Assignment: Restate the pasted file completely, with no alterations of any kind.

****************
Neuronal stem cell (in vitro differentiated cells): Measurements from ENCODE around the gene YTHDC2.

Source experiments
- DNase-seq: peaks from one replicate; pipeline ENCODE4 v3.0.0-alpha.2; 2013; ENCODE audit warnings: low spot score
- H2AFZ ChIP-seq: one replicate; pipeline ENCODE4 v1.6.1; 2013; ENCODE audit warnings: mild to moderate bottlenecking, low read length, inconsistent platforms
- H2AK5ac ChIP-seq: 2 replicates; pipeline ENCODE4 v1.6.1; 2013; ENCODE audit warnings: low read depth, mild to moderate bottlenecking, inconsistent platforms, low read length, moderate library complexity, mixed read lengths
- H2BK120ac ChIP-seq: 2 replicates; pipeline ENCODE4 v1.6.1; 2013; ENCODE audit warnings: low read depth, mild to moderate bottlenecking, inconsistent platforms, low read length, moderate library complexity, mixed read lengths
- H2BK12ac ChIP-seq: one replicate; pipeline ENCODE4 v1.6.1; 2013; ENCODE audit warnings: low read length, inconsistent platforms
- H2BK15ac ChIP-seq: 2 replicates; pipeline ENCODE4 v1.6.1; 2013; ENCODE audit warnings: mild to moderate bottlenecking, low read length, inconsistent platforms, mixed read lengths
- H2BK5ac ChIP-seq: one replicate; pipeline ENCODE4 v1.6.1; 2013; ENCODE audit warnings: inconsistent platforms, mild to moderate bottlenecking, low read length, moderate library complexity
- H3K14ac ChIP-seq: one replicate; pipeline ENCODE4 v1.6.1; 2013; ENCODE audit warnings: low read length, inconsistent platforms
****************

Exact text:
Neuronal stem cell (in vitro differentiated cells): Measurements from ENCODE around the gene YTHDC2.

Source experiments
- DNase-seq: peaks from one replicate; pipeline ENCODE4 v3.0.0-alpha.2; 2013; ENCODE audit warnings: low spot score
- H2AFZ ChIP-seq: one replicate; pipeline ENCODE4 v1.6.1; 2013; ENCODE audit warnings: mild to moderate bottlenecking, low read length, inconsistent platforms
- H2AK5ac ChIP-seq: 2 replicates; pipeline ENCODE4 v1.6.1; 2013; ENCODE audit warnings: low read depth, mild to moderate bottlenecking, inconsistent platforms, low read length, moderate library complexity, mixed read lengths
- H2BK120ac ChIP-seq: 2 replicates; pipeline ENCODE4 v1.6.1; 2013; ENCODE audit warnings: low read depth, mild to moderate bottlenecking, inconsistent platforms, low read length, moderate library complexity, mixed read lengths
- H2BK12ac ChIP-seq: one replicate; pipeline ENCODE4 v1.6.1; 2013; ENCODE audit warnings: low read length, inconsistent platforms
- H2BK15ac ChIP-seq: 2 replicates; pipeline ENCODE4 v1.6.1; 2013; ENCODE audit warnings: mild to moderate bottlenecking, low read length, inconsistent platforms, mixed read lengths
- H2BK5ac ChIP-seq: one replicate; pipeline ENCODE4 v1.6.1; 2013; ENCODE audit warnings: inconsistent platforms, mild to moderate bottlenecking, low read length, moderate library complexity
- H3K14ac ChIP-seq: one replicate; pipeline ENCODE4 v1.6.1; 2013; ENCODE audit warnings: low read length, inconsistent platforms